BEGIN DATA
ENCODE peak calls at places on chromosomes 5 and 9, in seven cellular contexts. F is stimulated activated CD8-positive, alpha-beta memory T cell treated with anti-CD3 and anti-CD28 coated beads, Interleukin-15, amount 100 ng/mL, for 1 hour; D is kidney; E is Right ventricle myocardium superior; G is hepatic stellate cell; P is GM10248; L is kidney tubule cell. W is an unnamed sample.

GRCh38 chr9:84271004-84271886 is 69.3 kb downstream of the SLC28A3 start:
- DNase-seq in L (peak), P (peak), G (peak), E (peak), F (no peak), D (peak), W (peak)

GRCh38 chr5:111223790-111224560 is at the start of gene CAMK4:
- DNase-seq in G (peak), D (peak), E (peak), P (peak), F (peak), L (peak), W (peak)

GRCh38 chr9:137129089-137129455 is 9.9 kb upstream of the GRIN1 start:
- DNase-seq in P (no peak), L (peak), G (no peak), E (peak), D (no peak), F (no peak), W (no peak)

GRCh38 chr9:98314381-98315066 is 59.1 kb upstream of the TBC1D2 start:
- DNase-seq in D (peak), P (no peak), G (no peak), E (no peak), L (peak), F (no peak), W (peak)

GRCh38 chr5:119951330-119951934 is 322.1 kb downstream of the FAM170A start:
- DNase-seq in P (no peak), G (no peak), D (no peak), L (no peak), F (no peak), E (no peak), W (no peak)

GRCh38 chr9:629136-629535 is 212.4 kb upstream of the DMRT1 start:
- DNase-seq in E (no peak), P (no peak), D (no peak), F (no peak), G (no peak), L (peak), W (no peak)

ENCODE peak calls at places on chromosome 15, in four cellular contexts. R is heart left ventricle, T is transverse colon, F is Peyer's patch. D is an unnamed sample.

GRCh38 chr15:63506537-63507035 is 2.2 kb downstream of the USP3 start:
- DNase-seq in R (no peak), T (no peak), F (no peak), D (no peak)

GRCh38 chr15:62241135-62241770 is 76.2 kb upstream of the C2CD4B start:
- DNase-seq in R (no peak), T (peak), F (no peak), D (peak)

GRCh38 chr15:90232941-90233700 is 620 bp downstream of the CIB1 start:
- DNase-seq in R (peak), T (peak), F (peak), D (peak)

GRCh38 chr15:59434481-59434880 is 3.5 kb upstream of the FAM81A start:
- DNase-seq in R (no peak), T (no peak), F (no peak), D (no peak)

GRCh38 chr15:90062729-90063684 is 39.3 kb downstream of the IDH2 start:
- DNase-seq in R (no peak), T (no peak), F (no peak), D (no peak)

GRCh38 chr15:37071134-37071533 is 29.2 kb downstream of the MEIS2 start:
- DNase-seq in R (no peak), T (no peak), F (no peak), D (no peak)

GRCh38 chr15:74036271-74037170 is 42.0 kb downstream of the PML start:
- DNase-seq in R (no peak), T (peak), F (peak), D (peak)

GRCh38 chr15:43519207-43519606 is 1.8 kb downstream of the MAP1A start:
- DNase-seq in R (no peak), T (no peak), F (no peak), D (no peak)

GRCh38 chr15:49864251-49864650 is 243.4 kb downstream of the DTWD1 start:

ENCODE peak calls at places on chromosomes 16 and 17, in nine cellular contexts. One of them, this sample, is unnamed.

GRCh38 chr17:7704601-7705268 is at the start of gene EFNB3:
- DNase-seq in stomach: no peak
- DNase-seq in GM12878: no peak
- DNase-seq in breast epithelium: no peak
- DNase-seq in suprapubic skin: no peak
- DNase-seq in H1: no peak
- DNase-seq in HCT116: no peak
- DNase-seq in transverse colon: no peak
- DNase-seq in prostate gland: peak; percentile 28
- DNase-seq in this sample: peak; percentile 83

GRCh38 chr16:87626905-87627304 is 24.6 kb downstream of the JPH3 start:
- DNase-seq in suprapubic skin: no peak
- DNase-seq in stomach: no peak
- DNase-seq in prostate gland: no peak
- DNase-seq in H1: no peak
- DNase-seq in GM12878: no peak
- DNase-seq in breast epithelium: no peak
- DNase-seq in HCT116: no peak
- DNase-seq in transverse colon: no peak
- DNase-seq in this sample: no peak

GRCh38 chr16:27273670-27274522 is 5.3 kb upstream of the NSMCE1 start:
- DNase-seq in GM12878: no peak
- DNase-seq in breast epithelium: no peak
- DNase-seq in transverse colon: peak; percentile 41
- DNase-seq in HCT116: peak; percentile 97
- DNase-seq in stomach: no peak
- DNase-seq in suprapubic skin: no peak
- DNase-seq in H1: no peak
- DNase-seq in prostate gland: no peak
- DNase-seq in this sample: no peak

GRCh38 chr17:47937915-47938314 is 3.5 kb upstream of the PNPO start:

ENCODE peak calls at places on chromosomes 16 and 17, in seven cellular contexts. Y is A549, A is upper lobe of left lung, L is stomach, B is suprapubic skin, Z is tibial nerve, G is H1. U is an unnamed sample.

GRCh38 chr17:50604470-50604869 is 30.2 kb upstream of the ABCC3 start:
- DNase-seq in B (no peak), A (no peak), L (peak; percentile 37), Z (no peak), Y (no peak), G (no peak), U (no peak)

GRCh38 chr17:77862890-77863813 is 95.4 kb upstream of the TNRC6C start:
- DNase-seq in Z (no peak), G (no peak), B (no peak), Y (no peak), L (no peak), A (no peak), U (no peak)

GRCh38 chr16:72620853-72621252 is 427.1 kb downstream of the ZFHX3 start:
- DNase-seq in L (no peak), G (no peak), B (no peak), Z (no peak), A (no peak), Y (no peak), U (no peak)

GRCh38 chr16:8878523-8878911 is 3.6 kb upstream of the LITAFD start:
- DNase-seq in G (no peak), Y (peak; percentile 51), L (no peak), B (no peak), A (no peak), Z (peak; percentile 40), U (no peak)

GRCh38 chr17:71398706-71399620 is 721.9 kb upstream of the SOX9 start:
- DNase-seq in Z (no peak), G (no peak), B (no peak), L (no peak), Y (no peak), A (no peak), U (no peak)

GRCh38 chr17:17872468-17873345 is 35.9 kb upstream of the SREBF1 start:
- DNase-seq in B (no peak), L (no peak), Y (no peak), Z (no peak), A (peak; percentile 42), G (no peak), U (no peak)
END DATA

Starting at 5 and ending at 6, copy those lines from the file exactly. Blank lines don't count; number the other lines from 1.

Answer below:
- DNase-seq in G (peak), D (peak), E (peak), P (peak), F (peak), L (peak), W (peak)

GRCh38 chr9:137129089-137129455 is 9.9 kb upstream of the GRIN1 start: